BOSTON (AP) — In a story Jan. 31 about a lawsuit filed by Massachusetts against drugmaker Purdue Pharma, The Associated Press erroneously described the type of business the company McKinsey conducts. It is the management consulting firm, not a drug distributor. Also, the AP erroneously reported the year the suit alleged Purdue considered selling the anti-overdose drug naloxone. It was 2016, not 2017.
A corrected version of the story is below:
Opioid maker considered profiting off addiction treatment
Newly disclosed court documents reveal that the company behind a prescription painkiller at the heart of the nation’s overdose crisis considered marketing anti-addiction drugs
Most Read Local Stories
- The inside story of MCAS: How Boeing's 737 MAX system gained power and lost safeguards | Times Watchdog VIEW
- 'We are in dire straits': Even Washington's wealthiest town can't make our backward tax system work | Danny Westneat
- Trailing in early polls, Inslee takes presidential campaign to the biggest stage of his political career
- White Center shooting leaves 3 wounded VIEW
- Man, 22, killed in rear-end crash on I-5 in Marysville
By The Associated Press
BOSTON (AP) — As the nation’s opioid crisis was deepening, the company that makes a powerful prescription painkiller considered marketing an anti-addiction drug to “an attractive market” of people with addictions, according to allegations in court documents made public Thursday.
The attorney general’s office in Massachusetts is suing Connecticut-based Purdue Pharma, along with some company executives and members of the family that owns it in an effort to hold them accountable for the toll of the drug crisis in the state.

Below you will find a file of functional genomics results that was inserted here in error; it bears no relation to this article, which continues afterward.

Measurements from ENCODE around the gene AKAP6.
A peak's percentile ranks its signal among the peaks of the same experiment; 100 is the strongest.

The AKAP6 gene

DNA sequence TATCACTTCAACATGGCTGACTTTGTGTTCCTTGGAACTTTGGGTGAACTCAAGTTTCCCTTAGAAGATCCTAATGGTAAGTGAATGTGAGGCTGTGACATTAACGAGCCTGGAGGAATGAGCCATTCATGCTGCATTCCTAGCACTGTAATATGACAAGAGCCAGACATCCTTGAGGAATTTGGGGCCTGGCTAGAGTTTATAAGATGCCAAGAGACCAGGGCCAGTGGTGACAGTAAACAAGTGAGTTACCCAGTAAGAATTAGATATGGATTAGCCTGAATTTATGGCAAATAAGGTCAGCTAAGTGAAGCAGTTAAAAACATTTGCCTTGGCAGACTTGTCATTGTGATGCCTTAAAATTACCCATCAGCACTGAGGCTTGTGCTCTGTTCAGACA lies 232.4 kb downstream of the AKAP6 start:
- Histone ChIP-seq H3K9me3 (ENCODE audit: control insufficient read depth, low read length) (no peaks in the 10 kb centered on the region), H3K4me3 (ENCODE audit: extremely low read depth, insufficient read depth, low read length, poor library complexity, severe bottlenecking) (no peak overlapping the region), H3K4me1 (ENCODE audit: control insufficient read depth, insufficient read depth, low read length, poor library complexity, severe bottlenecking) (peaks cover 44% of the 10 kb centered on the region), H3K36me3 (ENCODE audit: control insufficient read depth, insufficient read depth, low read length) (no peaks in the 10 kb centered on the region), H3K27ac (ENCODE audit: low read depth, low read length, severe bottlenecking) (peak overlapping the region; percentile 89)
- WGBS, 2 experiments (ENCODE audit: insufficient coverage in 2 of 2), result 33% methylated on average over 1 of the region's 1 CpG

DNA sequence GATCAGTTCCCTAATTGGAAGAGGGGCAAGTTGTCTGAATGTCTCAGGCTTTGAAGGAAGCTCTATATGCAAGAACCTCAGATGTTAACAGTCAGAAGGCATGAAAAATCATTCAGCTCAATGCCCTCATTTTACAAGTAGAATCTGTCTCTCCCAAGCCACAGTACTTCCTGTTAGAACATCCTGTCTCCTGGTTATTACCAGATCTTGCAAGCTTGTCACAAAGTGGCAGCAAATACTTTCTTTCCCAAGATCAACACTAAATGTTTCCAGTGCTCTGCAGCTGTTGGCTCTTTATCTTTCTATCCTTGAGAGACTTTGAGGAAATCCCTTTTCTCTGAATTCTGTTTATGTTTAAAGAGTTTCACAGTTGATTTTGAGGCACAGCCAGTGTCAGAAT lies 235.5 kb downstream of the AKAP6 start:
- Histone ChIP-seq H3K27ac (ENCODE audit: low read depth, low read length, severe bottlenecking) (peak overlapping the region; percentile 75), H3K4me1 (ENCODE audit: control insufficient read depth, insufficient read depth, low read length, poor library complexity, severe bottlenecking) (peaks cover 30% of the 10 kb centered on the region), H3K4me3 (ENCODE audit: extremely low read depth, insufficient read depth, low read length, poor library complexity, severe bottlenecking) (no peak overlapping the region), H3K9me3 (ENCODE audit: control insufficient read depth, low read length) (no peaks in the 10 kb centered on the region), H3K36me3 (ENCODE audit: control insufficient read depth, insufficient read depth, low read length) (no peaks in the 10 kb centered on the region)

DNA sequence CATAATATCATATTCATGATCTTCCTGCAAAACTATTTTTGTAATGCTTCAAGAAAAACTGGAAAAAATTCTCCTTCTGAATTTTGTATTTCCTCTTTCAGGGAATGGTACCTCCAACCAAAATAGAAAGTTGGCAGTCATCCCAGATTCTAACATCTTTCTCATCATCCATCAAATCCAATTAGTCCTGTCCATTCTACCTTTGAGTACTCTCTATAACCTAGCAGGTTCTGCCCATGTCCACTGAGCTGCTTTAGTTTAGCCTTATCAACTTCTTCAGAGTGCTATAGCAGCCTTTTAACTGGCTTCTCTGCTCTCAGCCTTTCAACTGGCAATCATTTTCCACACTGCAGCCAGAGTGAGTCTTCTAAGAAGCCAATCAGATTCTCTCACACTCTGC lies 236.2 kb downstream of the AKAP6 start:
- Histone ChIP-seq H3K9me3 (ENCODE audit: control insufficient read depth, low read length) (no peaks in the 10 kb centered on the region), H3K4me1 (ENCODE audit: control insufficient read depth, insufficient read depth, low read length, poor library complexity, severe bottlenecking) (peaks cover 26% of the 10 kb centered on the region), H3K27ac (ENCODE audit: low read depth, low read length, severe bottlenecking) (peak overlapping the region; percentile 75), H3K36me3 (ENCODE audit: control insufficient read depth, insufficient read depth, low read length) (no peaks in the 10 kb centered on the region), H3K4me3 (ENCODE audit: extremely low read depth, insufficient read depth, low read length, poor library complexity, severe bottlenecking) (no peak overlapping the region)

On Thursday, the company lost a legal battle to keep some parts of the lawsuit confidential. The state made public for the first time a wholly unredacted version of the complaint it filed last year.
The newly public allegations portray Purdue as trying to profit off a crisis that it helped spark by having its sales force tell doctors that the prescription painkiller OxyContin had a low addiction risk.
The suit from Massachusetts is one of more than 1,000 by state and local governments pending against Purdue. A federal judge in Cleveland overseeing lawsuits filed in federal court is pushing for a settlement aimed at stemming the crisis.
Most of the lawsuits name multiple defendants in addition to Purdue, including other drug manufacturers, distributors or pharmacies. The Massachusetts case focuses solely Purdue and the family that runs it, the Sacklers.
It also is the first to make public many of the specific claims alleging that Purdue sought to profit from a crisis that has exploded since OxyContin came on the market more than 20 years ago.
Health officials say nearly 48,000 overdose deaths in the U.S. in 2017 involved some type of opioid, including illicit drugs.
Purdue said the lawsuit is taking pieces of company documents out of context.
“Massachusetts seeks to publicly vilify Purdue, its executives, employees and directors while unfairly undermining the important work we have taken to address the opioid addiction crisis,” the company said in a statement.
According to the lawsuit, the company in 2014 and 2015 considered selling suboxone, a drug used to treat addiction: “It is an attractive market,” an internal memo read, according to the suit. “Large unmet need for vulnerable, underserved and stigmatized patient population suffering from substance abuse, dependence and addiction.”
Purdue said in the statement that it was doing due diligence on buying rights to the anti-addiction drug, which was already on the market. Purdue never went into the suboxone business.
Years later, it was still looking for ways to profit from the crisis, according to the filing. In 2016, it considered selling naloxone, a drug that reverses overdoses.
Other claims revealed Thursday from company documents assert that members of the Sackler family paid themselves more than $4 billion from 2007 through last year and that they worked with McKinsey, the management consulting firm, to find ways to increase sales of opioids as authorities cracked down on pharmacies that made illegitimate sales.
Associated Press writer Geoff Mulvihill in Cherry Hill, New Jersey, contributed to this report.